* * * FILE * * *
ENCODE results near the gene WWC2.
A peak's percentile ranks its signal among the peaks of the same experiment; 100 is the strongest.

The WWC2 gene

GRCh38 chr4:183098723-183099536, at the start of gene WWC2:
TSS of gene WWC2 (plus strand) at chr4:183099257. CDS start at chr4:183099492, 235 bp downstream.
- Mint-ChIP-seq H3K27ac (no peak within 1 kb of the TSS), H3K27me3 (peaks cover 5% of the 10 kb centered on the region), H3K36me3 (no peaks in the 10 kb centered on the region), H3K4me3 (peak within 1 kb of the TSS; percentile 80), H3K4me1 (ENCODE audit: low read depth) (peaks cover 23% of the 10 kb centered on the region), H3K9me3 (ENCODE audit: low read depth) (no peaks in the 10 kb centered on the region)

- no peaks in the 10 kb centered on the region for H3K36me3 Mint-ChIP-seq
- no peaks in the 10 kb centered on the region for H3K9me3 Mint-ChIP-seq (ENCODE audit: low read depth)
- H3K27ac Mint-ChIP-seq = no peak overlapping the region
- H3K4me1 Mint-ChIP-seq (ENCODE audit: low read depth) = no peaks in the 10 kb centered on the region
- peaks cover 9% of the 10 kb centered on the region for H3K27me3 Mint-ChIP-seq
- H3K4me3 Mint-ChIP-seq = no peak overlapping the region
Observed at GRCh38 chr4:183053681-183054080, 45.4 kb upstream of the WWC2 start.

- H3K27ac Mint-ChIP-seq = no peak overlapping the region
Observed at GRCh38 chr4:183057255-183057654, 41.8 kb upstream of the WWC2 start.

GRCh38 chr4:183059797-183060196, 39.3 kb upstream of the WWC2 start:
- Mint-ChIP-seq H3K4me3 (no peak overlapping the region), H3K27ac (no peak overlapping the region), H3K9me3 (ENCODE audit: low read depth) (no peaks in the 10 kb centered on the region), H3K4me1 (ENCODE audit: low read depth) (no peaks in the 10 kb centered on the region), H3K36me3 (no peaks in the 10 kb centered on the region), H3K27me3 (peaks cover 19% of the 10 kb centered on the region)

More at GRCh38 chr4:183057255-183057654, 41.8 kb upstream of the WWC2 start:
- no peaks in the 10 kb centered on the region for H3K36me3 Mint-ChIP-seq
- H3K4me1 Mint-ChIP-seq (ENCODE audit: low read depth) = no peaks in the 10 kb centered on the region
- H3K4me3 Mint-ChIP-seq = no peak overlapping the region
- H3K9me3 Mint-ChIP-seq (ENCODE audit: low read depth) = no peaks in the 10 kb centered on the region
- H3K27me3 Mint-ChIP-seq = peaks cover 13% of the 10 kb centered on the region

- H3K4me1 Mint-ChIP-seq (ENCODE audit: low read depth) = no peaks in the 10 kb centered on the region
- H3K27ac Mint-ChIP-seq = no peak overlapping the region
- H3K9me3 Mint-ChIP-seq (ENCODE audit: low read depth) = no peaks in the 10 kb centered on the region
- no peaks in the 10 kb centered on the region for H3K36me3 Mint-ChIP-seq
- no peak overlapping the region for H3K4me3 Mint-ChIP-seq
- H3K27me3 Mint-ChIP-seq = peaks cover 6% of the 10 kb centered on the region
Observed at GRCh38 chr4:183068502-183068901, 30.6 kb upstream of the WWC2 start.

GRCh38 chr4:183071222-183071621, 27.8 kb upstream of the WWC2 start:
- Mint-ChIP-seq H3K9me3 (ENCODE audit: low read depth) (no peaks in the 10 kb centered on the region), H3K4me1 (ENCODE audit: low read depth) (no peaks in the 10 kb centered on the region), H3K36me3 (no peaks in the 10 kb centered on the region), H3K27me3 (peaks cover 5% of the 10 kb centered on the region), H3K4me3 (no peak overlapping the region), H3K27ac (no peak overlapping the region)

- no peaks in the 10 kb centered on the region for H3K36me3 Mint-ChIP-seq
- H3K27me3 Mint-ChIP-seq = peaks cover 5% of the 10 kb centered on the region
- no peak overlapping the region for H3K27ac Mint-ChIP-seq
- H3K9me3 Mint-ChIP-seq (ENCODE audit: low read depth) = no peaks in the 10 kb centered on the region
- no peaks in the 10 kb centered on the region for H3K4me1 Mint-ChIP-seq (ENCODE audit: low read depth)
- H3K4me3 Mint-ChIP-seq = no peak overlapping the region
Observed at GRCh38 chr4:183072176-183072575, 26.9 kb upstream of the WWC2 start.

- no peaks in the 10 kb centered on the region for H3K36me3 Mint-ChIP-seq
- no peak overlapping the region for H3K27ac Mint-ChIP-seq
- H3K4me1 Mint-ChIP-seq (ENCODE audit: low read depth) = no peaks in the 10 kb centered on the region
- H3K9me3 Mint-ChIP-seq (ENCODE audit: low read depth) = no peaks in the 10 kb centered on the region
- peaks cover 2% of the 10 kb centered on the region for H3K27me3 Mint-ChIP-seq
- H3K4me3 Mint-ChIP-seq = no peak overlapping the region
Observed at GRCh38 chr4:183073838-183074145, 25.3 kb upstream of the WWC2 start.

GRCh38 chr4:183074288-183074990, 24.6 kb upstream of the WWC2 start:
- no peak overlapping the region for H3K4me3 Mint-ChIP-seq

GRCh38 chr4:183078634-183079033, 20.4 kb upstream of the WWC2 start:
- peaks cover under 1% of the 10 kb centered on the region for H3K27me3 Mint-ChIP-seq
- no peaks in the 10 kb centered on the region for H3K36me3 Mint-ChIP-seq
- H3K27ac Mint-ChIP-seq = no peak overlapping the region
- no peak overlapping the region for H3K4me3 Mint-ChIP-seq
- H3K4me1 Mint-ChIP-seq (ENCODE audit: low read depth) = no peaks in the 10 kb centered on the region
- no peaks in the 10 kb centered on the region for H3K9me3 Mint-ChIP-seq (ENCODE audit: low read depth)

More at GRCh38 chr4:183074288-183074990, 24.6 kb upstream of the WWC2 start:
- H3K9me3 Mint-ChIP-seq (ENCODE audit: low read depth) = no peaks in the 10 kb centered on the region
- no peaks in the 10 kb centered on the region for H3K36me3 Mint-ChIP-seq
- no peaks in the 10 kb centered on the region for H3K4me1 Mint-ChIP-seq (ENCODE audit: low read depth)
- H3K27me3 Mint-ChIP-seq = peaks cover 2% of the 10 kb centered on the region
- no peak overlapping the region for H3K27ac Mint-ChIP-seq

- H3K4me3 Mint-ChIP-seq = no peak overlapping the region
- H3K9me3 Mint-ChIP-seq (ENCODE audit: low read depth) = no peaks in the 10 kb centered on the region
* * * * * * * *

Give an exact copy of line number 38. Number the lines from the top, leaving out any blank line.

- H3K4me3 Mint-ChIP-seq = no peak overlapping the region